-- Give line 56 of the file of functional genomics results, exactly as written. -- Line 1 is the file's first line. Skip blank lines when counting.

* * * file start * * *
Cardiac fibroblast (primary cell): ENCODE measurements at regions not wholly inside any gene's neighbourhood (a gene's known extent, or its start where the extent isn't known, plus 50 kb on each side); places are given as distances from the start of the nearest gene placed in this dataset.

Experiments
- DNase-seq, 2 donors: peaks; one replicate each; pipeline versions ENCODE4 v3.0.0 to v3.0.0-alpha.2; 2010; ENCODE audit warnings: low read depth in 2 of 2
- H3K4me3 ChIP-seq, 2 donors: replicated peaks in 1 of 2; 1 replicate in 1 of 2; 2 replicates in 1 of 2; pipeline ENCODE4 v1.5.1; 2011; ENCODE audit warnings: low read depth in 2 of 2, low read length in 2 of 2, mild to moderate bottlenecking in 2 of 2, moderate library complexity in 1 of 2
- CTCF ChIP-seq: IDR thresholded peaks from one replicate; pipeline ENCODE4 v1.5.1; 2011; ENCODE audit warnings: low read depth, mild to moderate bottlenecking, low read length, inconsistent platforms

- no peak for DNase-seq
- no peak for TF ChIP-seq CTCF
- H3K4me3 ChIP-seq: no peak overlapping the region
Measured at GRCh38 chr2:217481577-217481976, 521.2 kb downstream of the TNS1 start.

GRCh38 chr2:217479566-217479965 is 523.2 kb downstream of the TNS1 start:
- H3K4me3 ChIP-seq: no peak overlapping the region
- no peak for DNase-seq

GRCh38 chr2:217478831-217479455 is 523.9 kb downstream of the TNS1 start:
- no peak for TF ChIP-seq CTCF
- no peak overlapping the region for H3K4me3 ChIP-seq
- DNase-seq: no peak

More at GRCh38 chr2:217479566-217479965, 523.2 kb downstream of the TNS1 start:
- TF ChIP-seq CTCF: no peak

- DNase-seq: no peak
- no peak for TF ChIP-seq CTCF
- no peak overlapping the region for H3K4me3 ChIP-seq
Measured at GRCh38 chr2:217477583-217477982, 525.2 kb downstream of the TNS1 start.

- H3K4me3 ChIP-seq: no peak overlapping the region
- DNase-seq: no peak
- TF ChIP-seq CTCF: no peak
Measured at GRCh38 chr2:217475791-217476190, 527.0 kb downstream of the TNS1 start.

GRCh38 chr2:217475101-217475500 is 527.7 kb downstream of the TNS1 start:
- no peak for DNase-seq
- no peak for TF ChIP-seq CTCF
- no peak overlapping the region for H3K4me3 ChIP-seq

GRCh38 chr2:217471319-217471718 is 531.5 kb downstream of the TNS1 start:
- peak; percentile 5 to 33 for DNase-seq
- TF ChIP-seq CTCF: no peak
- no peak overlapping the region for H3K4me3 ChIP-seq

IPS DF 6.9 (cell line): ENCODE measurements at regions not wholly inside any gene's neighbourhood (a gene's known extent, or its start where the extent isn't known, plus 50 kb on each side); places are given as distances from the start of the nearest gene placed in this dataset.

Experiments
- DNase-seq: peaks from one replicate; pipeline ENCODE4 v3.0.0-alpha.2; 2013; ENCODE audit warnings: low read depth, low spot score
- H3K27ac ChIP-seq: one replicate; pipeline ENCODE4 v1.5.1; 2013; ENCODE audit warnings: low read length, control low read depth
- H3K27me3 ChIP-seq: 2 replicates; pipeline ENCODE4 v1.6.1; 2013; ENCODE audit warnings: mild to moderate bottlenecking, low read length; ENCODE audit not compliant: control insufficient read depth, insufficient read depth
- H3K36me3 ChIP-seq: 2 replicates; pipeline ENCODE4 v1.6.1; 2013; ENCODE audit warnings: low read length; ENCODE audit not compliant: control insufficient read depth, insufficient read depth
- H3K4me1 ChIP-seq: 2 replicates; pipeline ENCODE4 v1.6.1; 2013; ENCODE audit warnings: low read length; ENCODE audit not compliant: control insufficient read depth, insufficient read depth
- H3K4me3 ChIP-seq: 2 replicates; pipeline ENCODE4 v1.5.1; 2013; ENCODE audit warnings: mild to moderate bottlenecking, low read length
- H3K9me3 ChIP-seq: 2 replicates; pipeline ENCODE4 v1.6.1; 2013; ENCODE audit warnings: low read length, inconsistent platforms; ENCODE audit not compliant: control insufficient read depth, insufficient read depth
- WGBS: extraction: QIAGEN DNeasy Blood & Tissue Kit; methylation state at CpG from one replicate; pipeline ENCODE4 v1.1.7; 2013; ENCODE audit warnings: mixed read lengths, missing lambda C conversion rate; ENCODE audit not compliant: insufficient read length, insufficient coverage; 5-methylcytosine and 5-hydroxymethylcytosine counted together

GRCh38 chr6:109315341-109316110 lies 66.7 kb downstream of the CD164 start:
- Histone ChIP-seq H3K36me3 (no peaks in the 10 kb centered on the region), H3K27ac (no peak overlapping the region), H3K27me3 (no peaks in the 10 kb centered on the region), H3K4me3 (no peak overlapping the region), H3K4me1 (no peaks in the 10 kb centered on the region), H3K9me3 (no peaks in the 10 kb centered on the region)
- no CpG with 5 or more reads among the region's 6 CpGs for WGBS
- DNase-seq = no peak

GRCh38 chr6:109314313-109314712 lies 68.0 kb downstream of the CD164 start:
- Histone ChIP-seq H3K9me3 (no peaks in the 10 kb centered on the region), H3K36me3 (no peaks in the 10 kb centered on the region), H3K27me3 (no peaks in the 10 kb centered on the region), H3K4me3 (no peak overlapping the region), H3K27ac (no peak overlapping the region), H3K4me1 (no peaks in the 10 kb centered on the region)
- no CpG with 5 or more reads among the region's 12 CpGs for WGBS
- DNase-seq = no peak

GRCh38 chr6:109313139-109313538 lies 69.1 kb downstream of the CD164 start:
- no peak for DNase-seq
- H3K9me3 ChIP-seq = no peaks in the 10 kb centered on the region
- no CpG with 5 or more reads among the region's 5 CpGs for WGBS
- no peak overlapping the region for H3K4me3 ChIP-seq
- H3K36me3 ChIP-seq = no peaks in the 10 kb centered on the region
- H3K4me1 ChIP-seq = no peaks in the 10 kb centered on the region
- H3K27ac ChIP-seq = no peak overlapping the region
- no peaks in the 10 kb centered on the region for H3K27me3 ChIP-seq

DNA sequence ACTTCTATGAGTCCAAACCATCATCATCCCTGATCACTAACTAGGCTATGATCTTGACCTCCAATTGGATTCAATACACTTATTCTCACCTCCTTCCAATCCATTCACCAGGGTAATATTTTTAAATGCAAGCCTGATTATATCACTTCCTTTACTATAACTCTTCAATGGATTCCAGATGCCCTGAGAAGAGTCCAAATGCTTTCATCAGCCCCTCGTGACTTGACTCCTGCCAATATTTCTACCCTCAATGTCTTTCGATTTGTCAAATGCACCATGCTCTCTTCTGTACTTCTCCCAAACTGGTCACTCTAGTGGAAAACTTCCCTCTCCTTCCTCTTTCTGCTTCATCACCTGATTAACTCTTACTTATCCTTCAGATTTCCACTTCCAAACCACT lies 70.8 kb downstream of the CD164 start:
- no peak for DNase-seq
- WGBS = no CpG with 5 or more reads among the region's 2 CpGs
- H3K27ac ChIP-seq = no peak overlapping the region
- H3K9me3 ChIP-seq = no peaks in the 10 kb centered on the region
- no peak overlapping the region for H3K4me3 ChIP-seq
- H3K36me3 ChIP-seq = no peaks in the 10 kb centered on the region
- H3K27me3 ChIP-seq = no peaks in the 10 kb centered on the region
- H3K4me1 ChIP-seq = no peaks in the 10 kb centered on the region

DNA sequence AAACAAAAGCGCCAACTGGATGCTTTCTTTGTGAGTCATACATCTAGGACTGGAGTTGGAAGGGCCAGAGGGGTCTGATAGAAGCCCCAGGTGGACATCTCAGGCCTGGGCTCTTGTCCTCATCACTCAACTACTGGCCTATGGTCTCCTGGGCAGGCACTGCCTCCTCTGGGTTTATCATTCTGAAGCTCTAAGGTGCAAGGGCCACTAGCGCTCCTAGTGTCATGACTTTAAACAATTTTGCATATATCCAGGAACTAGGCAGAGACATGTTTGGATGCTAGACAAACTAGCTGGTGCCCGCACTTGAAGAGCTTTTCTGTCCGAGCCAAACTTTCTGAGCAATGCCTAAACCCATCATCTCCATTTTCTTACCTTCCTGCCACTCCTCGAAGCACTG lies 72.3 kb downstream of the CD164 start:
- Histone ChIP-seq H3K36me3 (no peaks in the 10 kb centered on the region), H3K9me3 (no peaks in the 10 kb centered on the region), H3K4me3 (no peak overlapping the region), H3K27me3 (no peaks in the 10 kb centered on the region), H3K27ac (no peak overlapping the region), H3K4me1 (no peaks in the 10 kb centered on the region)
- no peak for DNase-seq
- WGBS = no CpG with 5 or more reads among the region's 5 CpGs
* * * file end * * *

- no CpG with 5 or more reads among the region's 5 CpGs for WGBS